A HEALTHY ROTATION?
A review of the notable percentage gainers in the equity market year-to-date shows many of the current “leaders” are last year’s laggards, while many of the 2020 beneficiaries of the shutdown have lagged this year – so far………
A few examples of their year-to-date performance:
- Apple: down 2.13%
- Visa: down 6.4%
- Walmart: down 4%
- Google (Alphabet): down ¾%
- Netflix: break-even
- Zoom: up this year, but off 30% from its 2020 high
- Most Health care shares are notably lower
Amongst the big double-digit winners so far in 2021: Energy, Base metals, Airlines and even cruise ships.
So the question: Is this a healthy (as the pundits are oft to call it) rotation into lagging sectors? Are new leaders driven by an improving economy, or is this the start of a more protracted consolidation, as in, time the new leaders also stagnate, because, as always, different pundits worry about the lofty price levels and rapid gains of many shares.
Overall, it was a smallish losing week for North American markets, with the standout “up sector” being energy, as ice storms in Texas shut down oil production. Asian markets were also notable for being on the winner's side. Regular readers know I believe non-US markets, especially Asian, could be the big winners in 2021 and they are off to an encouraging start. Also notable, the benchmark 10-year Treasury yields climbed above 1.35% Friday to the highest in nearly a year, as input prices for the Purchasing Managers Manufacturing Index reached the highest level since April 2011.
I must keep repeating, that barring a devastating third or fourth wave of Covid-19, consumer inflation over the next year or two is going to be much higher than economists expect. The so-called “Revenge Spending” is going to be huge and that will bring on corresponding price increases.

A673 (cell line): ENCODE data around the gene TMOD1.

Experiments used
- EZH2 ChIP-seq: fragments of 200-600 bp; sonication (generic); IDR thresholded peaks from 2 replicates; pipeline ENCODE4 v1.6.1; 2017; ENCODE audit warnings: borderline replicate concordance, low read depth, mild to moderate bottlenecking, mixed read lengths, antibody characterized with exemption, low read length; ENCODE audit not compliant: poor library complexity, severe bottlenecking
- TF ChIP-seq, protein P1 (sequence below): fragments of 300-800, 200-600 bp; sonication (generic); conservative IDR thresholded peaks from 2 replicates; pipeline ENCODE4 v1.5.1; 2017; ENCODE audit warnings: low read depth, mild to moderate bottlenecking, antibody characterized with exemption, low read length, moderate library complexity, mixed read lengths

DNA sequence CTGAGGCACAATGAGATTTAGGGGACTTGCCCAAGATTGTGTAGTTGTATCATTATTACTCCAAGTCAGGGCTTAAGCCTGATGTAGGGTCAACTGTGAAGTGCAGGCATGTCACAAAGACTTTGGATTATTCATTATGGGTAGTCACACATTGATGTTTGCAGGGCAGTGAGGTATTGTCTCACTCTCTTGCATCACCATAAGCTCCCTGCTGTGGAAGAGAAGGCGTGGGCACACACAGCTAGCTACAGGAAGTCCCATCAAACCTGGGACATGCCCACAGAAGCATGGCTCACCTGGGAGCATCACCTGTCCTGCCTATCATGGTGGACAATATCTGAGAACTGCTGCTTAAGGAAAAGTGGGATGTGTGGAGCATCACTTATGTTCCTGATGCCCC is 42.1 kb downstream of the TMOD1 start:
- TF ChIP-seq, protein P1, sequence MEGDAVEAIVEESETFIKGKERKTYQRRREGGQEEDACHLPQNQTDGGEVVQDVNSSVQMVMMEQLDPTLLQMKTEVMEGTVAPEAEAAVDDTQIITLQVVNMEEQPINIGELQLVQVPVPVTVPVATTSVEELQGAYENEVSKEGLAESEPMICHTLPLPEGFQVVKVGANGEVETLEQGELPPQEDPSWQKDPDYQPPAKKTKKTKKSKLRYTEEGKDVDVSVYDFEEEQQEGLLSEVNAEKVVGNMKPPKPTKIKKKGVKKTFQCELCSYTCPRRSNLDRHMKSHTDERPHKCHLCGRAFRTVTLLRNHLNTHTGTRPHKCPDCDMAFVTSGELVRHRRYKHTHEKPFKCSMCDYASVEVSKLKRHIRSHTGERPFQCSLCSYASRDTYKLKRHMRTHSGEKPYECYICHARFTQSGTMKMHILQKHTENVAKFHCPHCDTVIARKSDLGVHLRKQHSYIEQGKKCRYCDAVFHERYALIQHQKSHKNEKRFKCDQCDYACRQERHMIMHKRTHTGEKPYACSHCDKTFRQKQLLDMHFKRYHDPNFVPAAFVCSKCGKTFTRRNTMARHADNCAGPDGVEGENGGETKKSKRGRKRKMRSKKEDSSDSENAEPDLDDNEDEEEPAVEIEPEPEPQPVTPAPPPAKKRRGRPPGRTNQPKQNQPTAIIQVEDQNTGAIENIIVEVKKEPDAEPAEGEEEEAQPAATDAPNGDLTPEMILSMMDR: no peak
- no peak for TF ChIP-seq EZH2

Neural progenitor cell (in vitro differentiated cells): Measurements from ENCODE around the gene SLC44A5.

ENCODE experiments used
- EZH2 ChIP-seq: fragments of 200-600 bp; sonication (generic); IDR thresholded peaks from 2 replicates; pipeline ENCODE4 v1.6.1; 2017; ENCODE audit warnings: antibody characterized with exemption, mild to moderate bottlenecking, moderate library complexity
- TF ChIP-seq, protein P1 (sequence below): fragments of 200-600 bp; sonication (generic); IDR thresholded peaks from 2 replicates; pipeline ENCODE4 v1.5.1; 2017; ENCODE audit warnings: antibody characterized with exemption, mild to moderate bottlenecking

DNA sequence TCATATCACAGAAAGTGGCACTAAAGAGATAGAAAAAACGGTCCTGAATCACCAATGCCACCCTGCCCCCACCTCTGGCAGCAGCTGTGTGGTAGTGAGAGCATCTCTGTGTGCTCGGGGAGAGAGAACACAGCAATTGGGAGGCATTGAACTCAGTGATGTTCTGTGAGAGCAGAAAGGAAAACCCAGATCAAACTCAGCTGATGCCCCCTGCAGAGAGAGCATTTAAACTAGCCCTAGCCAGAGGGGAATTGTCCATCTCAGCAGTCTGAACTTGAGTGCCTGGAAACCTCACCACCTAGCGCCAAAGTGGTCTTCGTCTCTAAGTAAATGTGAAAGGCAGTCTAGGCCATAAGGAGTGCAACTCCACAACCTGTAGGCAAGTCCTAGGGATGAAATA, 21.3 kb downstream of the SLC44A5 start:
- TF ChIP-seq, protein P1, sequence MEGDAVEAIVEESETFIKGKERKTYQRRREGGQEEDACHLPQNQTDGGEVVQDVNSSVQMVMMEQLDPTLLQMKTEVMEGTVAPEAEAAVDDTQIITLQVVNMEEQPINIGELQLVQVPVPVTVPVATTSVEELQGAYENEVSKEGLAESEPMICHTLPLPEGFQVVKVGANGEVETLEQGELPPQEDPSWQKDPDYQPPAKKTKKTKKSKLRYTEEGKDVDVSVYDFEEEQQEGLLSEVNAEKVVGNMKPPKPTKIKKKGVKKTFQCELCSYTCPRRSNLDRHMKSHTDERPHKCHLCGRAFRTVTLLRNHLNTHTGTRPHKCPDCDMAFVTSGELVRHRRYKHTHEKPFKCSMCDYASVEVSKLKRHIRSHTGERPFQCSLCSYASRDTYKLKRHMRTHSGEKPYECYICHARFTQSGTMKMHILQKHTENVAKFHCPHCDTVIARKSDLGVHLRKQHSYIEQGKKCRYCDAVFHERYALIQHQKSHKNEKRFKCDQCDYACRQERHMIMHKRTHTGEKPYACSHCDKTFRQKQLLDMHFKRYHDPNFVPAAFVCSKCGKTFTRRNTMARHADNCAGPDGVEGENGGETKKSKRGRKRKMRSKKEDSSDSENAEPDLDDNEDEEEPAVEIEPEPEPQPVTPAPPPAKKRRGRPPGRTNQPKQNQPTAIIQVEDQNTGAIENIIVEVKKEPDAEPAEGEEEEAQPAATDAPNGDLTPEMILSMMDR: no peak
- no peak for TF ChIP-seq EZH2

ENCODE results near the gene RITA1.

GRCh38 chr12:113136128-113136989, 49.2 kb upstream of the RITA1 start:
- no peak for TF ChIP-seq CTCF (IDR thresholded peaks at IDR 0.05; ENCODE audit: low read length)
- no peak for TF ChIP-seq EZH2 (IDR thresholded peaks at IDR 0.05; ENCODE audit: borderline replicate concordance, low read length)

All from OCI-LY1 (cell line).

And talking of inflation: Treasury Secretary Janet Yellen told CNBC, "I think the price of doing too little is much higher than the price of doing something big. We think that the benefits will far outweigh the costs in the longer run.”
Asked whether the surge of federal spending could prompt a sustained rise in inflation, Yellen responded that it was a risk, but added that inflation has been very low for many years and the Fed could always mitigate that risk by raising rates. And I say, ‘much easier said than done; rapid rate increases could, of course, derail an epidemic ravaged economy.
Also worth remembering, she went on to state, the White House will likely propose a second economic recovery package later this year and the proposal would also include tax increases on corporations and wealthy Americans that would "phase in slowly over time.”